#112956
mrchen
Participant
    @mrchen

Id feel better if you had said intense, eternal or skin candy but kuro is ok if it was real, I have seen a shady shop owner who mixes his own pigment and puts in bottles, sells it to his artists,

though we cannot see this piece very well, something is dreadfully wrong here, that piece of work isnt right

thats shit looks as washed out as a 30 year old tattoo, Id love to see it in person, but I beilieve it will have to be done over,


currently wearing 250 hours, and many more to go, cant explain what my ink means, its personal, it is about who I am
#112975
Thunder
Participant
    @thunder

i will put up a better pic durin the day… i will put a pic after the 2nd session an hw it is nw…

#112994
Parademic
Participant
    @parademic

It looks like your aftercare fucked it up

#113153
arnoldsantos1
Participant
    @arnoldsantos1

probably has nothing to do with aftercare. it looks overworked.


#113157
Joink
Participant
    @joink

That looks terrible..

#113159
tricky kid
Guest
    @
Thunder;97451 wrote:
Could i be allergic to the ink because i have sensitive skin?

that method of after care is outrageous it’s the stupidest thing I’ve heard in 10+ yrs in the industry… I had a great laugh when I read it so thanks for that… Go back to the artist and tell him to get his head checked I got a feeling he may have retard in him….. tattoo aftercare 101.; wash once a day and apply bepanthen cream once a day until scab heals.. simple hey!

#113162
anonymous
Participant
    @anonymous

Personally, I would never use olive oil on a new tattoo. However, olive oil is an all-natural alternative to using Aquaphor or other ointments and isn’t as crazy as it sounds. You should only have used this for 2-3 days though, just as you would do with Aquaphor and other ointments. Now as for the Palmer’s stuff, the fact that it contains fragrance makes it a less-than-ideal choice right off. Other than that though, it shouldn’t really be a problem. Although these aren’t traditional aftercare products, they seem like reasonable alternatives so I doubt the products themselves are the problem.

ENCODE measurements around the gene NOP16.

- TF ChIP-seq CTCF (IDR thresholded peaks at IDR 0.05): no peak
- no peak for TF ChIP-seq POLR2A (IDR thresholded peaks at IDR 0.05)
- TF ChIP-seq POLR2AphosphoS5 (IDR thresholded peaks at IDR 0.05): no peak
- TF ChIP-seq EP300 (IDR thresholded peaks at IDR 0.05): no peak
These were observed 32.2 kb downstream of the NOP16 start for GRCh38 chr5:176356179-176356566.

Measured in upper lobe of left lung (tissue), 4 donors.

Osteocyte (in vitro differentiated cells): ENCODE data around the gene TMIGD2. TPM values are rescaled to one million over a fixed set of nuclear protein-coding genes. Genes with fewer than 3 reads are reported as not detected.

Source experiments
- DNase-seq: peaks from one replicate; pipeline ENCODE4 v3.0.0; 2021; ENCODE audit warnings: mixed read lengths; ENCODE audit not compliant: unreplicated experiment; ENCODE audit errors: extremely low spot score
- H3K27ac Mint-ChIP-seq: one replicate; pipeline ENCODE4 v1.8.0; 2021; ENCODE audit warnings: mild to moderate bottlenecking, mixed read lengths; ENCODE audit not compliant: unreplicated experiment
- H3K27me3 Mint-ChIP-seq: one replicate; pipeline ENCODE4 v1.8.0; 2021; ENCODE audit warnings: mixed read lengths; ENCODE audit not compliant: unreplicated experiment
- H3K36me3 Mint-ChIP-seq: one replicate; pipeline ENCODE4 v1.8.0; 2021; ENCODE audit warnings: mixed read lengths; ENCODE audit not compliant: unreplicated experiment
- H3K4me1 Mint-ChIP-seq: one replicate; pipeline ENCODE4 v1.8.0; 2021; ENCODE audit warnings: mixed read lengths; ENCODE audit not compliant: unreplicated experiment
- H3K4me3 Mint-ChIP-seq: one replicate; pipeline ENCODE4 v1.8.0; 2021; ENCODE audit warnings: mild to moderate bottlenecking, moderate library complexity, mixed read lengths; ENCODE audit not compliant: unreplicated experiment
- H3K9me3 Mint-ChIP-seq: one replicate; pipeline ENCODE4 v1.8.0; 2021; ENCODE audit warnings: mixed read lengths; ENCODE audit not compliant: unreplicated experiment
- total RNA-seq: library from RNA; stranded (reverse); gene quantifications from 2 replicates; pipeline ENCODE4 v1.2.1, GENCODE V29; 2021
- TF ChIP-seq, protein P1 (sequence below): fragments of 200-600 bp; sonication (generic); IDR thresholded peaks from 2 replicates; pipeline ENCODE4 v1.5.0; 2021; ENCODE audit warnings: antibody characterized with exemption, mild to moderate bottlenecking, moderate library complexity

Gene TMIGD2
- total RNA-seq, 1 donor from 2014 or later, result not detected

• It’s one thing to cover the tattoo loosely while you sleep for the first couple days (this recommendation varies by artist of course), but you definitely should not have kept it wrapped for as long as you did.
  • Once the scabbing began, you should have stopped using any type of ointment or lotion. Although you are going to find some debate over whether you want scabs to form at all or not, no one who knows what they are talking about would suggest keeping the scabs moist.
  • As mrchen said, I would definitely question the brand of ink your artist used.
#154155
PaulRead
Participant
    @paulread

With such sensitive skin, you may want to have your artist do a teeny tiny test spot of each color they plan to use in your tattoo. These little spots can be hidden somplace so people won’t see them, and they can be very very small to serve the purpose.

#154157
BertNaked
Participant
    @bertnaked

How did you even find this thread? It’s 4 years old.

#154166
turbosatan
Keymaster
    @turbosatan

i need to bring back the thread necromancer award!!

still relevant answer though so might be useful for future people.

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